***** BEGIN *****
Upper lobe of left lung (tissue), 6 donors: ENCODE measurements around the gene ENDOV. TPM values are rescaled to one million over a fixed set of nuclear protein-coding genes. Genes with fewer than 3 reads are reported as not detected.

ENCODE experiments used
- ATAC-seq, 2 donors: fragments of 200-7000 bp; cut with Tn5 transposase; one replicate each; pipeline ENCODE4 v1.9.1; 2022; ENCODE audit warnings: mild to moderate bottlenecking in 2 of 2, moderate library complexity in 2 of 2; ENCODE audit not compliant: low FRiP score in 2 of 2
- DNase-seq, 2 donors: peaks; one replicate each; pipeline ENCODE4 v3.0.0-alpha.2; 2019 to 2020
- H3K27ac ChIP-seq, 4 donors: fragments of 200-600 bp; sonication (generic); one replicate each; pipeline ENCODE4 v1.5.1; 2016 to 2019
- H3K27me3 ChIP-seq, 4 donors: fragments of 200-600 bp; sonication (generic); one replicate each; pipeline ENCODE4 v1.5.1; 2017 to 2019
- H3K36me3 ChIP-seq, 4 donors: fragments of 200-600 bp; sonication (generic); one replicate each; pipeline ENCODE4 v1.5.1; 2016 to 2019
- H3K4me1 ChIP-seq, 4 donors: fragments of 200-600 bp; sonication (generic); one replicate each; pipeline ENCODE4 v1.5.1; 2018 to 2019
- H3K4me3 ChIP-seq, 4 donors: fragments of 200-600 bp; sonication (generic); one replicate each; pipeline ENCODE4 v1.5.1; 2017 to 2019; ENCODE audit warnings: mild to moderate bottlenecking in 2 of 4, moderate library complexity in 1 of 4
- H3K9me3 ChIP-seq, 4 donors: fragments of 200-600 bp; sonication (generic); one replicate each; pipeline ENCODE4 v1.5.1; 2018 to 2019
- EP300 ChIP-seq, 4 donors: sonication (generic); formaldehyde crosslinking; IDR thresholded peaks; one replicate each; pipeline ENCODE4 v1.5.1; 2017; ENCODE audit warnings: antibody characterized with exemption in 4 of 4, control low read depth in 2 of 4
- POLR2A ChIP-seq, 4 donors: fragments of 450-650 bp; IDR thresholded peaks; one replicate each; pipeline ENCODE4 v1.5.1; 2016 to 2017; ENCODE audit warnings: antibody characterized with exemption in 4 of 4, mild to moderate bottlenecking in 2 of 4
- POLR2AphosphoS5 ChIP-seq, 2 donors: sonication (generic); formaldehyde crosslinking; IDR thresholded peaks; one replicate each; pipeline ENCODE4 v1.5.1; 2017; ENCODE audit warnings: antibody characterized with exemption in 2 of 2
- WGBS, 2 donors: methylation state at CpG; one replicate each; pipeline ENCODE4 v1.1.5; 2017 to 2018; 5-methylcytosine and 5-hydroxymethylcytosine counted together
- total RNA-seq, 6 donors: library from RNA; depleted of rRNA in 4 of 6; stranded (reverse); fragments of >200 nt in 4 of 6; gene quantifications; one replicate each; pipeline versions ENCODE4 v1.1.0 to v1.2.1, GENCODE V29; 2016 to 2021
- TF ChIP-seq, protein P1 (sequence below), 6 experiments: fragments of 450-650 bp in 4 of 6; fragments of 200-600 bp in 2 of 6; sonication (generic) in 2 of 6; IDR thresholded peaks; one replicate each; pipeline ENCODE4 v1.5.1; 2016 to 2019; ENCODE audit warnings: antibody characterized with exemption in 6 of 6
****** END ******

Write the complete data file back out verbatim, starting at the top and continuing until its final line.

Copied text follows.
Upper lobe of left lung (tissue), 6 donors: ENCODE measurements around the gene ENDOV. TPM values are rescaled to one million over a fixed set of nuclear protein-coding genes. Genes with fewer than 3 reads are reported as not detected.

ENCODE experiments used
- ATAC-seq, 2 donors: fragments of 200-7000 bp; cut with Tn5 transposase; one replicate each; pipeline ENCODE4 v1.9.1; 2022; ENCODE audit warnings: mild to moderate bottlenecking in 2 of 2, moderate library complexity in 2 of 2; ENCODE audit not compliant: low FRiP score in 2 of 2
- DNase-seq, 2 donors: peaks; one replicate each; pipeline ENCODE4 v3.0.0-alpha.2; 2019 to 2020
- H3K27ac ChIP-seq, 4 donors: fragments of 200-600 bp; sonication (generic); one replicate each; pipeline ENCODE4 v1.5.1; 2016 to 2019
- H3K27me3 ChIP-seq, 4 donors: fragments of 200-600 bp; sonication (generic); one replicate each; pipeline ENCODE4 v1.5.1; 2017 to 2019
- H3K36me3 ChIP-seq, 4 donors: fragments of 200-600 bp; sonication (generic); one replicate each; pipeline ENCODE4 v1.5.1; 2016 to 2019
- H3K4me1 ChIP-seq, 4 donors: fragments of 200-600 bp; sonication (generic); one replicate each; pipeline ENCODE4 v1.5.1; 2018 to 2019
- H3K4me3 ChIP-seq, 4 donors: fragments of 200-600 bp; sonication (generic); one replicate each; pipeline ENCODE4 v1.5.1; 2017 to 2019; ENCODE audit warnings: mild to moderate bottlenecking in 2 of 4, moderate library complexity in 1 of 4
- H3K9me3 ChIP-seq, 4 donors: fragments of 200-600 bp; sonication (generic); one replicate each; pipeline ENCODE4 v1.5.1; 2018 to 2019
- EP300 ChIP-seq, 4 donors: sonication (generic); formaldehyde crosslinking; IDR thresholded peaks; one replicate each; pipeline ENCODE4 v1.5.1; 2017; ENCODE audit warnings: antibody characterized with exemption in 4 of 4, control low read depth in 2 of 4
- POLR2A ChIP-seq, 4 donors: fragments of 450-650 bp; IDR thresholded peaks; one replicate each; pipeline ENCODE4 v1.5.1; 2016 to 2017; ENCODE audit warnings: antibody characterized with exemption in 4 of 4, mild to moderate bottlenecking in 2 of 4
- POLR2AphosphoS5 ChIP-seq, 2 donors: sonication (generic); formaldehyde crosslinking; IDR thresholded peaks; one replicate each; pipeline ENCODE4 v1.5.1; 2017; ENCODE audit warnings: antibody characterized with exemption in 2 of 2
- WGBS, 2 donors: methylation state at CpG; one replicate each; pipeline ENCODE4 v1.1.5; 2017 to 2018; 5-methylcytosine and 5-hydroxymethylcytosine counted together
- total RNA-seq, 6 donors: library from RNA; depleted of rRNA in 4 of 6; stranded (reverse); fragments of >200 nt in 4 of 6; gene quantifications; one replicate each; pipeline versions ENCODE4 v1.1.0 to v1.2.1, GENCODE V29; 2016 to 2021
- TF ChIP-seq, protein P1 (sequence below), 6 experiments: fragments of 450-650 bp in 4 of 6; fragments of 200-600 bp in 2 of 6; sonication (generic) in 2 of 6; IDR thresholded peaks; one replicate each; pipeline ENCODE4 v1.5.1; 2016 to 2019; ENCODE audit warnings: antibody characterized with exemption in 6 of 6